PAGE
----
There is so much to do in Austin – There are so many things to do here, that a 20 or 30 something will almost never be bored. If you are looking for fun, chances are you will find it easily in Austin whether you are a night-owl or a day adventurer. We host music festivals including ACL and SXSW each year. There are also countless happy hours, brunches, and live music events going on ALL THE TIME. Sixth street is a strip known for the variety of clubs, bars, music venues, and food that make Austin come alive on weekend evenings. There are amazing activities and green spaces available for nature enthusiasts. From fishing to hiking, kayaking, and biking, a nature-lover will truly fall in love with all that Austin has to offer. There are lots of lakes, trails, green spaces, and parks in and around the city. Also, I can literally wake up on a Saturday and google “things to do this weekend” and come up with an abundance of activity choices for myself.
2. Weather is amazing- I love living in places with warmer weather and so theres isn’t much to say here. I really enjoy the super long summers and short winters. I enjoy the abundance of sunny days and the fact that it is not quite as humid as Houston or other cities closer to coastlines.
3. People are friendly- I would say that of all the cities I have lived in, people are probably some of the nicest in Austin. It can be super intimidating to move to a new city, not knowing anyone, going places alone, and trying to make friends, especially as a woman. People in Austin have been very kind and very friendly. That can be really hard to find in major cities. Austin is a mix of liberalism and a little bit of southern hospitality.
4. Austin is Beautiful – Simply put, Austin is very aesthetically pleasing. From the abundance of green spaces to the clean streets and hipster neighborhoods, Austin is adorable. I love that there are lots of places where you can simply take in the scenery and enjoy the views. Austin has lakes, rivers, rolling hills, adorable wineries, vintage shops, and all the “cute” stuff that tends to be fun to look at in addition to stunning landscapes.
Austin is clearly an awesome city with lots of potential to be an amazing place to live. Now, here are the things I do not like about living in Austin.
Lack of culture (living in Austin while Black) – Austin is whitewashed, gentrified, hipster-land. Most of the people who live here are transplants from California and other parts of the country. Austin is honestly just not culturally diverse enough. Yes, there is a large Latino population, not so large black population. The black population is also currently declining in Austin. Additionally, there are not enough spaces where Black professionals (not college students) can enjoy diversity or familiarity in food options (think soul food, caribbean food, etc), music selections, or even just people that are of color. Austin is just not super inviting culturally for a young African-american working professional. There are spaces, but they are hard to come by and mostly cater to college students which brings me to number 2.Honestly, Im the only black person at my job and in most places I go which can sometimes attract those little things comments because of lack of education about black hair, lack of good black hair stylists, etc. Comment questions for more on this?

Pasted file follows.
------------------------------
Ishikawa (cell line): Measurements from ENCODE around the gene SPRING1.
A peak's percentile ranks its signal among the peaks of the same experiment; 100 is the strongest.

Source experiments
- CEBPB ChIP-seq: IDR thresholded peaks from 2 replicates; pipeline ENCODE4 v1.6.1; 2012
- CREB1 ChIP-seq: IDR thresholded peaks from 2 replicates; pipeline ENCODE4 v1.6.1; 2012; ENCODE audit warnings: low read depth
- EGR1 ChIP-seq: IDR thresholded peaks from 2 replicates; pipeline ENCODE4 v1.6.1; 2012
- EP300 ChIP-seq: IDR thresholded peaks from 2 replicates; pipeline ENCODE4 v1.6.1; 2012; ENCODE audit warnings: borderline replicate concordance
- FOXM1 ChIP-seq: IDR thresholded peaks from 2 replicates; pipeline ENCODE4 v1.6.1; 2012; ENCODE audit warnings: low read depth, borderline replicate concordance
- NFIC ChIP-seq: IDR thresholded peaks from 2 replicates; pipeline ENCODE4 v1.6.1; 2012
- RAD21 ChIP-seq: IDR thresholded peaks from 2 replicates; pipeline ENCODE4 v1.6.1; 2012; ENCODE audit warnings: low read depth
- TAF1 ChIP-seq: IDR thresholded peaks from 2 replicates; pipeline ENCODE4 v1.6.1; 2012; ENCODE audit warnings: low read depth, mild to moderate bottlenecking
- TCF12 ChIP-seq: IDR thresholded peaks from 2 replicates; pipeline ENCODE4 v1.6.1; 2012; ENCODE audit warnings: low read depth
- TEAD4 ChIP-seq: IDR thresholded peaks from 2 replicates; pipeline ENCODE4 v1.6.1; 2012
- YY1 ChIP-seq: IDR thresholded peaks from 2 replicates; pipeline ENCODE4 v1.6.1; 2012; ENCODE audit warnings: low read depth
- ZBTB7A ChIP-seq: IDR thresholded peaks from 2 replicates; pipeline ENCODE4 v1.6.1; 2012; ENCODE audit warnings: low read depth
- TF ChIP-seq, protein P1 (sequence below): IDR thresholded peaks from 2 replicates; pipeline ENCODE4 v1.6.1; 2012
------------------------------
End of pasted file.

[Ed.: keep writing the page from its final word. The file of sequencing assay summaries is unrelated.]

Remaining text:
2. Austin is too college – With Texas State in San Marcos(about 30 miles away), University of Texas in Austin, and other surrounding colleges in the area, Austin can be very college sometimes. This means that students are everywhere and student culture is strong. It is hard to find a venue especially a bar where students do not go. This also makes some job markets a tad over saturated especially in the realm of what I would consider part time work or side jobs. Being 5 years post-grad, I don’t want to constantly be around college students in my apartment complex, at the bar, at restaurants, etc. I was once that age but I am not anymore and I would rather be around professionals in social settings.
3. Austin has way too much traffic- Because Austin is built around one major highway and is growing exponentially every day, there is a ridiculous amount of traffic on said highway. There is traffic almost every day of the week for most of the day. Traffic starts in the wee hours of the morning and depending on starting location, you can forget about getting to a downtown happy hour in a timely fashion. Parking and traffic are a nightmare. The city’s roads and highways literally cannot accommodate the amount of people moving to Austin. It is a very real problem and there is a lot of construction in progress to remedy the issue. However, that actually temporarily makes the problem worse because there is heavy traffic and ongoing construction on the only major highway in and out of the city. Yeah, what a mess!
4. Austin has a high cost of living and low salaries – Something that makes it really difficult to like Austin is that for my particular industry (education), the pay is very low considering that Austin is an expensive city. However, rental prices are high in Austin and surrounding areas. I don’t know if this is true for the pay of those in other industries. Rental prices are high because everyone is moving to Austin, the tech scene is booming, and the city is gaining popularity. If you are wanting to live in the actual city of Austin, 1000 a month really won’t get you that much as far as rent goes. Under $1000, apartments are tiny and lack modernization. You have the option of living outside the city but then you face traffic issues and longer commute times. Again, I can’t speak on too many other industries but education pay is low and cost of living is higher than in other areas of Texas or even other southern cities.
So there you have it…
This was my comprehensive opinion on living in Austin especially as a black female. Maybe you are looking to move here, already live here, have visited or are looking to visit. Please comment below and let me know what you think? What has your experience been living and working in Austin or even visiting?